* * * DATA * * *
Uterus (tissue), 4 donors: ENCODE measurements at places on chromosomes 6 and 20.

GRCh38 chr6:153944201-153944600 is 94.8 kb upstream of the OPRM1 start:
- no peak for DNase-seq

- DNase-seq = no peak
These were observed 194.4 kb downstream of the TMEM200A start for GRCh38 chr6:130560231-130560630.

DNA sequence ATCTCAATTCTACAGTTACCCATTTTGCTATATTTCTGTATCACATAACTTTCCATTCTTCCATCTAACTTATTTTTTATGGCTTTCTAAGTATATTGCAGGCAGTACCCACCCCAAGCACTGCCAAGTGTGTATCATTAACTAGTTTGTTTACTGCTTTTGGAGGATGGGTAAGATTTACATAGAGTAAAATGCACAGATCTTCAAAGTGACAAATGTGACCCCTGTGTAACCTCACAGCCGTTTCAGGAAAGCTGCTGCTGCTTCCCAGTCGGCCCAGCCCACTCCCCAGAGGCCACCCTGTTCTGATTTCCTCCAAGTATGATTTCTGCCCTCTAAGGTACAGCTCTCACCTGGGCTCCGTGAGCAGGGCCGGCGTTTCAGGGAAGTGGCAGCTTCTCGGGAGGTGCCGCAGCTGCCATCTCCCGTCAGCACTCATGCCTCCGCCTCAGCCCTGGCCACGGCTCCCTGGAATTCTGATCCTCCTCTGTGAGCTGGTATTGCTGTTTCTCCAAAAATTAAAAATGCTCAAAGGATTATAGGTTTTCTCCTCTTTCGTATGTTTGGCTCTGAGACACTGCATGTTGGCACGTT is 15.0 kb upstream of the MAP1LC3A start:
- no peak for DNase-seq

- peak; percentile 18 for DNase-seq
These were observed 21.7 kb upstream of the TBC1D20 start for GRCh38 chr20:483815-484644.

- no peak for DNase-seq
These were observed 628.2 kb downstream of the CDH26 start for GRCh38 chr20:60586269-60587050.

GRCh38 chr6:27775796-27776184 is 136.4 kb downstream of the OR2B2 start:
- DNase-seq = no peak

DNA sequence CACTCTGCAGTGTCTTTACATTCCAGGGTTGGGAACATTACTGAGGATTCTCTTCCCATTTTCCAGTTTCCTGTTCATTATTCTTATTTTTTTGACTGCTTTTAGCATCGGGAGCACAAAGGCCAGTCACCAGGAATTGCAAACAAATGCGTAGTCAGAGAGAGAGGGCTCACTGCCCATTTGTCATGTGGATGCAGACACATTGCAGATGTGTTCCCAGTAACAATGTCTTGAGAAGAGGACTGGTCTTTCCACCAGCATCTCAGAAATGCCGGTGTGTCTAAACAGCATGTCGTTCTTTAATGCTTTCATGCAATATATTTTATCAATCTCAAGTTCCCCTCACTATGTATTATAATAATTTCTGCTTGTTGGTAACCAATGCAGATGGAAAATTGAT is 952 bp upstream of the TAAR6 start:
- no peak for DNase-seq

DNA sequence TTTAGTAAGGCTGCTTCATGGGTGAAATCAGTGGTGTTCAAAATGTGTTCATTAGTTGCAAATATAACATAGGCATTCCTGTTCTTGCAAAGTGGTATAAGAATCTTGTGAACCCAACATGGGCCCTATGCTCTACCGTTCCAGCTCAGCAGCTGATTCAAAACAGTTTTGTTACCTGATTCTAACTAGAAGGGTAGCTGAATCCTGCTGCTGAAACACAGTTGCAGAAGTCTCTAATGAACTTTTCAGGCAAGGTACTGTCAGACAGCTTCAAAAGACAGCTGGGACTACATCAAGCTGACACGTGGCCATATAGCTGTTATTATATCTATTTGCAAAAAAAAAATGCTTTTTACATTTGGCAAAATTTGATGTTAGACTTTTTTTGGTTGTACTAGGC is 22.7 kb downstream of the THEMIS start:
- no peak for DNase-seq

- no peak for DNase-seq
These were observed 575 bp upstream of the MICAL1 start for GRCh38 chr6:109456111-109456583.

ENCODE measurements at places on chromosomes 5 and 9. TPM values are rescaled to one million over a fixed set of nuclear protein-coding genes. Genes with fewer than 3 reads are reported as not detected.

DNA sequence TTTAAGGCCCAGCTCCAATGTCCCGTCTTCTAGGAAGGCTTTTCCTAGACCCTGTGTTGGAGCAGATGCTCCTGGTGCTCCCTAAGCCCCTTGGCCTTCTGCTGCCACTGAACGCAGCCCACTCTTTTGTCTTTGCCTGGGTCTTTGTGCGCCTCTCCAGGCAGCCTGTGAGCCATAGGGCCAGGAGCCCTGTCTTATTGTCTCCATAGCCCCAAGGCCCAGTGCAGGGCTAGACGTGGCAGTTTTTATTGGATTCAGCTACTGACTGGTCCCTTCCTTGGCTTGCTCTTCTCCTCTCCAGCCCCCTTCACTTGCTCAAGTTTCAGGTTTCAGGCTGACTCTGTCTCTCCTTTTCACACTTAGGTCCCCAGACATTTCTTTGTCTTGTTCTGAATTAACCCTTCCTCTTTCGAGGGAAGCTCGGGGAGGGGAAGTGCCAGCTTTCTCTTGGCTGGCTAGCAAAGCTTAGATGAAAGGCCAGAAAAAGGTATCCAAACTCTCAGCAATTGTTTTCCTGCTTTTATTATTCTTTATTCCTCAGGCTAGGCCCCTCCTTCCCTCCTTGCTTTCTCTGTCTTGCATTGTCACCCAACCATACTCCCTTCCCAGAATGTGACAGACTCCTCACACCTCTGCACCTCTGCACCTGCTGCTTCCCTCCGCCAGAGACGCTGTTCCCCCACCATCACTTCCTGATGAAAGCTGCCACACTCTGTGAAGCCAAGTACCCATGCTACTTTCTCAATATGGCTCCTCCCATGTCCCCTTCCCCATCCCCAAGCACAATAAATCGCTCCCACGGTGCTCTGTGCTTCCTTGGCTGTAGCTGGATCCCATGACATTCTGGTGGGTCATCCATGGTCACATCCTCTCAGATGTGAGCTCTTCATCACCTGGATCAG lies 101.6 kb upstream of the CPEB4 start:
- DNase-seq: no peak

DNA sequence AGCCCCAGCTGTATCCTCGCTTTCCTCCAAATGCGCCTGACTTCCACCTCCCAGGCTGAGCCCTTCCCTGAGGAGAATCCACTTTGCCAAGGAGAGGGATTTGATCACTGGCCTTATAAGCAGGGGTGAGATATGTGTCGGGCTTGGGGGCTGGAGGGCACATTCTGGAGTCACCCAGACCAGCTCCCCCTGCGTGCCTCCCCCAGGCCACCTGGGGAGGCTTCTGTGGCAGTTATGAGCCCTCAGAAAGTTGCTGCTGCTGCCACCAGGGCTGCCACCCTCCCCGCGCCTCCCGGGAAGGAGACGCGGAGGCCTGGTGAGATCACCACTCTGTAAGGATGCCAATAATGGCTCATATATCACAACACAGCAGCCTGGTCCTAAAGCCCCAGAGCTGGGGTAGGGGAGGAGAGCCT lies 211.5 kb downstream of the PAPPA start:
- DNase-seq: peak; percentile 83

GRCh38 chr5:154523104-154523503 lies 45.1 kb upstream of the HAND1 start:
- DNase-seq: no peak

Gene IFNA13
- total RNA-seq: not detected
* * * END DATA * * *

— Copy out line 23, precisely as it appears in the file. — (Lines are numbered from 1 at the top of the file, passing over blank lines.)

DNA sequence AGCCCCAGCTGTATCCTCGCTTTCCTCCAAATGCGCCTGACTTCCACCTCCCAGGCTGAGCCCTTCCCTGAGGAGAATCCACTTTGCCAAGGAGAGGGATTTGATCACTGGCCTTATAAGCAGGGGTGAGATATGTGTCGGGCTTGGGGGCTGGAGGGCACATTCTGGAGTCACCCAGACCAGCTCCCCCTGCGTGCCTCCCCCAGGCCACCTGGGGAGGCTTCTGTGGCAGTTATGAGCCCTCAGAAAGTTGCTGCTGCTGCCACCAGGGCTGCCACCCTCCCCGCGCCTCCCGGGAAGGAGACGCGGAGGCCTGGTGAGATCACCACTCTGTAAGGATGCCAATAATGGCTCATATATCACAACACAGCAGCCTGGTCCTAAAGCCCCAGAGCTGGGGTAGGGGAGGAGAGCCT lies 211.5 kb downstream of the PAPPA start: